Courtesy of Wikimedia Commons

Cornell Special Olympics Club seeks to foster an inclusive, supportive community through sport, despite a virtual setting.

April 21, 2021

Cornell Special Olympics Club Sees Growing Participation, Team Spirit in Virtual Setting

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Scott Flickinger, the director of intramural sports, worked with students last spring to form a Unified Sports team, bringing together those with and without disabilities to play basketball — a small crew that has grown into the Cornell Special Olympics Club.

“We had no altered rules for Unified basketball. It was National Federal High School rules,” Flickinger said. “If you traveled, you traveled, if you double dribbled, you double dribbled, but at least you competed and did so on the same level as everybody else.”

The Special Olympics works to get everyone involved in sports regardless of their ability. Flickinger said he saw developing his Unified Sports team as an opportunity to foster an inclusive athletic environment at Cornell. Now, two semesters in, this club has bloomed with over 70 members, hosting community events and attending national Special Olympics competitions. 

Kayla Simone ’24, president of Cornell Special Olympics, was preparing for her freshman year at Cornell when the Unified Sports team was just getting started. Simone said she was involved with similar organizations throughout high school but noticed that Cornell did not have an active Special Olympics Club –– and she wanted to change this.  

Simone soon met Flickinger and the students who had helped form the Unified Sports basketball team, and they worked together to grow the program through a Special Olympics Club. Since then, they have connected with leaders at Special Olympics New York who have helped them build the club to its current size, in addition to the athletes who are from the greater Ithaca area.

At their first meeting during the fall semester, many more students joined the club than Simone had originally expected. Simone said she found that many new members had experience working with Special Olympics or similar organizations in high school.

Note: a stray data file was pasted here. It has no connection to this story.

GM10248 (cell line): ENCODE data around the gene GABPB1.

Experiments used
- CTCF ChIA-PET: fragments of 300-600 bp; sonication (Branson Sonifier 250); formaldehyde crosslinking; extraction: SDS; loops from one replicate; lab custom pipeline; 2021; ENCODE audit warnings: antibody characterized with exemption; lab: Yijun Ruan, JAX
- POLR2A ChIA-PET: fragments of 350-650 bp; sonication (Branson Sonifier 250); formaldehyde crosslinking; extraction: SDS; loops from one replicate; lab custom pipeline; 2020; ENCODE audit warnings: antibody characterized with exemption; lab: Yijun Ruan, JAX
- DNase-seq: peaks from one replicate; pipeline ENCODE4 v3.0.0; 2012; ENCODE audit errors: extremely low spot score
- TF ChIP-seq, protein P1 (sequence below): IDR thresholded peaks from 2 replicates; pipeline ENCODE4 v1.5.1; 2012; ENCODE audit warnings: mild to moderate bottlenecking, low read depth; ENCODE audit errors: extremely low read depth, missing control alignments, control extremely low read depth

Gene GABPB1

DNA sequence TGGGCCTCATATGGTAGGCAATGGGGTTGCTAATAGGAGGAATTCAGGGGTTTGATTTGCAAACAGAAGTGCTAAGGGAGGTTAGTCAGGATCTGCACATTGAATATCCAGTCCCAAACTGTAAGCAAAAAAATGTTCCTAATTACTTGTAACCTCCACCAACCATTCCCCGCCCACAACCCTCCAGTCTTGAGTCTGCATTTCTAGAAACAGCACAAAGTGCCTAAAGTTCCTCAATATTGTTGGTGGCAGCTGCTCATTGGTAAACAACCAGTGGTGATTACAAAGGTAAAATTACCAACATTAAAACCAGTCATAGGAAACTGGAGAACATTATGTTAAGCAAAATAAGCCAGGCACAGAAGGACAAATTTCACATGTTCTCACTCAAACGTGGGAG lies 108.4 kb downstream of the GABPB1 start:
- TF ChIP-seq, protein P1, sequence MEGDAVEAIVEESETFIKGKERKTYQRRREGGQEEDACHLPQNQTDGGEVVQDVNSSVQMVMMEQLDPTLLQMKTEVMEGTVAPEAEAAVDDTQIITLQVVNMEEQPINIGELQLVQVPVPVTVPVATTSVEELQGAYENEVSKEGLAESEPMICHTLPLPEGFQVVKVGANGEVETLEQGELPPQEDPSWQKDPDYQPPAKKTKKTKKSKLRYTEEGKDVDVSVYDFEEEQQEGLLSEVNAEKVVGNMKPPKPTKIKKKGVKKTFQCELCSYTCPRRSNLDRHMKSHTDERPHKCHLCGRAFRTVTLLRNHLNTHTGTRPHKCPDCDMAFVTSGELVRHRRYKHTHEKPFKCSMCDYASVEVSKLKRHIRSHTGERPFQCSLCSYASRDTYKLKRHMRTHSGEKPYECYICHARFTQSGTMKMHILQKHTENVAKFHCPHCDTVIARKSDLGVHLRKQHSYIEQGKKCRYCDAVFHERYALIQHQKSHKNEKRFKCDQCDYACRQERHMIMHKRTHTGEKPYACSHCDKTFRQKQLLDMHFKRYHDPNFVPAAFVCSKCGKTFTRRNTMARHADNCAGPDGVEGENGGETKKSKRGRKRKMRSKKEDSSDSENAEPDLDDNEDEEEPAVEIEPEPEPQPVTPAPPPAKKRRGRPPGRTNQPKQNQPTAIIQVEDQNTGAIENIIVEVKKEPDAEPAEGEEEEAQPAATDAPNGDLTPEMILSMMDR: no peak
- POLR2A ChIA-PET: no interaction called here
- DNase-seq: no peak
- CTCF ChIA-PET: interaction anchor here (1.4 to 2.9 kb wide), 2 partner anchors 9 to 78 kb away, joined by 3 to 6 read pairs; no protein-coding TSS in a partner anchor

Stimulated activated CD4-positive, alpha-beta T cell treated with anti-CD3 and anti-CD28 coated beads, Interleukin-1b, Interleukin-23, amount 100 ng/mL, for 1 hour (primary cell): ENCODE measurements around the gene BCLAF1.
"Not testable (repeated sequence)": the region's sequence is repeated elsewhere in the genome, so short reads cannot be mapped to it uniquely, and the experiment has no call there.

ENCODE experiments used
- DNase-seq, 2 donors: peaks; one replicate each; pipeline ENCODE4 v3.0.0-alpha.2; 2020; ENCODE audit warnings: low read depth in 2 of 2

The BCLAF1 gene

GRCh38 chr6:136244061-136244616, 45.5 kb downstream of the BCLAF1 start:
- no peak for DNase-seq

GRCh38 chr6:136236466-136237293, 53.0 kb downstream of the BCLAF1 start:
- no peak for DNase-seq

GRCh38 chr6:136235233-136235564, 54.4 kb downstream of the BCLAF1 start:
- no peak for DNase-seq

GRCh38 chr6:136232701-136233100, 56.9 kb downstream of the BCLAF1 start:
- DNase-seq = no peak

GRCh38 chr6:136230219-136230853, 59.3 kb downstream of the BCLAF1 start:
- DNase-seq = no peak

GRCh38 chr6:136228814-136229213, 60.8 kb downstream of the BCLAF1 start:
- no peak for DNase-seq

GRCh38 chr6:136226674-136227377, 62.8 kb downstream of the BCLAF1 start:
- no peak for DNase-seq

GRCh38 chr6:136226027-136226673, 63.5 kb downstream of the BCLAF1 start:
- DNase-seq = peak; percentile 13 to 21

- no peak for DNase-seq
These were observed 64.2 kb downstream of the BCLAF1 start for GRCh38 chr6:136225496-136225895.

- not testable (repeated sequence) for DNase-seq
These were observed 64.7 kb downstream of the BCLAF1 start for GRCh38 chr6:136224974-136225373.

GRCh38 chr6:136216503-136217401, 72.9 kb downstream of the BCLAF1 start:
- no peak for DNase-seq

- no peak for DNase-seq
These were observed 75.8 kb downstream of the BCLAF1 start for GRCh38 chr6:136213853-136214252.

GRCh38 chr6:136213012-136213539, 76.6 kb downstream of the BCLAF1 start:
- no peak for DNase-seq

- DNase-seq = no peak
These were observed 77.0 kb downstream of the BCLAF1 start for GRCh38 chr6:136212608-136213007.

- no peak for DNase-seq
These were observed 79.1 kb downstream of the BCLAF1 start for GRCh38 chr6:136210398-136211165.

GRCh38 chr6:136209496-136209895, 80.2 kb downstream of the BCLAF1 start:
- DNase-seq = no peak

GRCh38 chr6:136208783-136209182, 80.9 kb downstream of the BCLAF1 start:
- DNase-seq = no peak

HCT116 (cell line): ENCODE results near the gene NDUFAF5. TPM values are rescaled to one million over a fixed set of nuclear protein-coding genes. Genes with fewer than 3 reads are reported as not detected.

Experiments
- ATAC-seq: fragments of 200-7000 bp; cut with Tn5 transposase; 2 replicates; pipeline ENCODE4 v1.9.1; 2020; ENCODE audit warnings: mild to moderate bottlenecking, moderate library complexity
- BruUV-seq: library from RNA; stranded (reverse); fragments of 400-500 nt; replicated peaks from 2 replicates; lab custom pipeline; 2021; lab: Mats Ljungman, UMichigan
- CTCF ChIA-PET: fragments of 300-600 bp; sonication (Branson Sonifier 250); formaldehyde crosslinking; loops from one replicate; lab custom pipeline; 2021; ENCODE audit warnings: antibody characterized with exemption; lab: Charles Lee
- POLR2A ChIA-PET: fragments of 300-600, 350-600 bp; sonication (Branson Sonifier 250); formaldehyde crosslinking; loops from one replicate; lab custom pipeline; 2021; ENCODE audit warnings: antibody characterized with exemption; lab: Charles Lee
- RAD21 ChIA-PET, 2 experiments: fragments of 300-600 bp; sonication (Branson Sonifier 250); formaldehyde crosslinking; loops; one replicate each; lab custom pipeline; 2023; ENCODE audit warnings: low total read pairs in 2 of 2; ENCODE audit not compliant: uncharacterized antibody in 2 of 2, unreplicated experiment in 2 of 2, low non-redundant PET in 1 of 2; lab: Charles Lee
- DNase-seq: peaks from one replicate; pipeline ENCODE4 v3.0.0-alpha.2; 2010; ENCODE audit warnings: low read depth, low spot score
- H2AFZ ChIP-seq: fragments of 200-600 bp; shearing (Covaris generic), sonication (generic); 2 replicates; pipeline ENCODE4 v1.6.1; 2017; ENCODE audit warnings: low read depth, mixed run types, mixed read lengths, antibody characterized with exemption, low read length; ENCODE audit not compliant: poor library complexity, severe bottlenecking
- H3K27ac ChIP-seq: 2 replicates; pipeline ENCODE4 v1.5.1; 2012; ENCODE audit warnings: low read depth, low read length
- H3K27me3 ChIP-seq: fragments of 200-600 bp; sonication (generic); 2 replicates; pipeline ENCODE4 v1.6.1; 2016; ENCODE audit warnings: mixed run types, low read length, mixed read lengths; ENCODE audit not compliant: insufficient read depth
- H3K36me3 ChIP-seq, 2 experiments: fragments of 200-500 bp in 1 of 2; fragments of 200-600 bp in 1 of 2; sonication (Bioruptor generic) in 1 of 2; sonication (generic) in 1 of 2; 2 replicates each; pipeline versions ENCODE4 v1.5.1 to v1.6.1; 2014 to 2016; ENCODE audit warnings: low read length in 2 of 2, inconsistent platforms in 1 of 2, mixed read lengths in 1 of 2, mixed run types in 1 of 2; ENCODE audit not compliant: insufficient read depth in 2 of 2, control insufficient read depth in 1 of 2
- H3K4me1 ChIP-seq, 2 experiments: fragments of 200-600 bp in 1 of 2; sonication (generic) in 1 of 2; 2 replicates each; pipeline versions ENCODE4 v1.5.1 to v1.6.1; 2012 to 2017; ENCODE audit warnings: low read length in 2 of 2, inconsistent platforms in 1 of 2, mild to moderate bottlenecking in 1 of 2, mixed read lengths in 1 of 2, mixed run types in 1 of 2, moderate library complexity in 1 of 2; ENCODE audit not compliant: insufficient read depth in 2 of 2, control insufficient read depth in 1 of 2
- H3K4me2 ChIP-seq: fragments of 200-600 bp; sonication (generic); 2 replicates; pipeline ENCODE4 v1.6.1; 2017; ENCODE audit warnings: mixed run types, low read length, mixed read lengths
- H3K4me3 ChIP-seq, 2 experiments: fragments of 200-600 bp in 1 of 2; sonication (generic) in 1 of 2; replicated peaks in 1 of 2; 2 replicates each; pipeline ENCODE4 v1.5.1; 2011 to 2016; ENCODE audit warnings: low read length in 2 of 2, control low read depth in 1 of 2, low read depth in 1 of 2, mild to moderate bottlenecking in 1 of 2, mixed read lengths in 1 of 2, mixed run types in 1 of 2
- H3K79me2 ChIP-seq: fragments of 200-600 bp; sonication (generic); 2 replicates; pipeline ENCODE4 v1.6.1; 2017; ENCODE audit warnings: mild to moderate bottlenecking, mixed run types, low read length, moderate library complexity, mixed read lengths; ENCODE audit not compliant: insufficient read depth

“I thought that was great because Special Olympics is such a large, nationally recognized organization, but it’s so great to see all the students come together from their different homes and different backgrounds and have the opportunity to unite over this special cause,” Simone said. 

So far, all meetings and events for the club have been virtual. But this has not stopped Simone from making the most of her time with the athletes. Trying to do physical sports on Zoom is difficult, so she has been using their biweekly meetings to bond with the club members.

“The activities we do have aspects of teamwork and competition to have that sports idea behind it.” Simone said. “We’ve just been doing games a lot to be able to stay connected with each other and meet each other and form that relationship, so that when we can be in person we will already know who everyone is.” 

Last week, Cornell Special Olympics participated in the Special Olympics National Virtual College Championship in collaboration with ESPN. From April 12 to the 16, each college’s Special Olympics team completed up to 15 challenges — competing in activities including karaoke, lip sync, a virtual race and a social distance parade.  

“It was really cool to get involved with something on a national level compared to just having our regular weekly meetings,” Simone said. 

Anne Norby, a Special Olympic athlete, was introduced to the Special Olympics club after being paired with Simon in Cornell Best Buddies, a nonprofit organization that works to build relationships between Cornell students and Ithacans with intellectual and developmental disabilities. 

“I really like just all of us working together with each other and getting support from the coaches and support through the students who help us athletes,” Norby said. “They’re a positive role model in our lives.”  

When the club moves in person, Norby said she’s looking forward to skiing at Greek Peak and going swimming with other members. She said she’s grateful for the club’s community and the friends she has made along the way.

“I would encourage people to do it,” Norby said. “I think it’s great that it puts awareness out there and also people can just put the disability aside and see the person as they are.”  

While members await the day that the athletes can meet in person, the club will hold many other events –– such as the annual polar plunge as well as the Special Olympics Summer Games –– next year. 

“That crew right now is freshmen, and they are amazing in terms of getting things organized and the follow through,” Flickinger said. “Just to imagine three more years of that with those individuals in the club is really, really encouraging.” 

For Flickinger, hearing the stories of the athletes amplify and affirm this work. A parent of one of the Unified athletes told Flickinger that their son puts on his gear right away after coming home from school, sitting in their equipment for three hours out of excitement to play basketball.  

“That to me is absolutely amazing,” Flickinger said. “It just shows the power that play and sports can have when you include everyone.”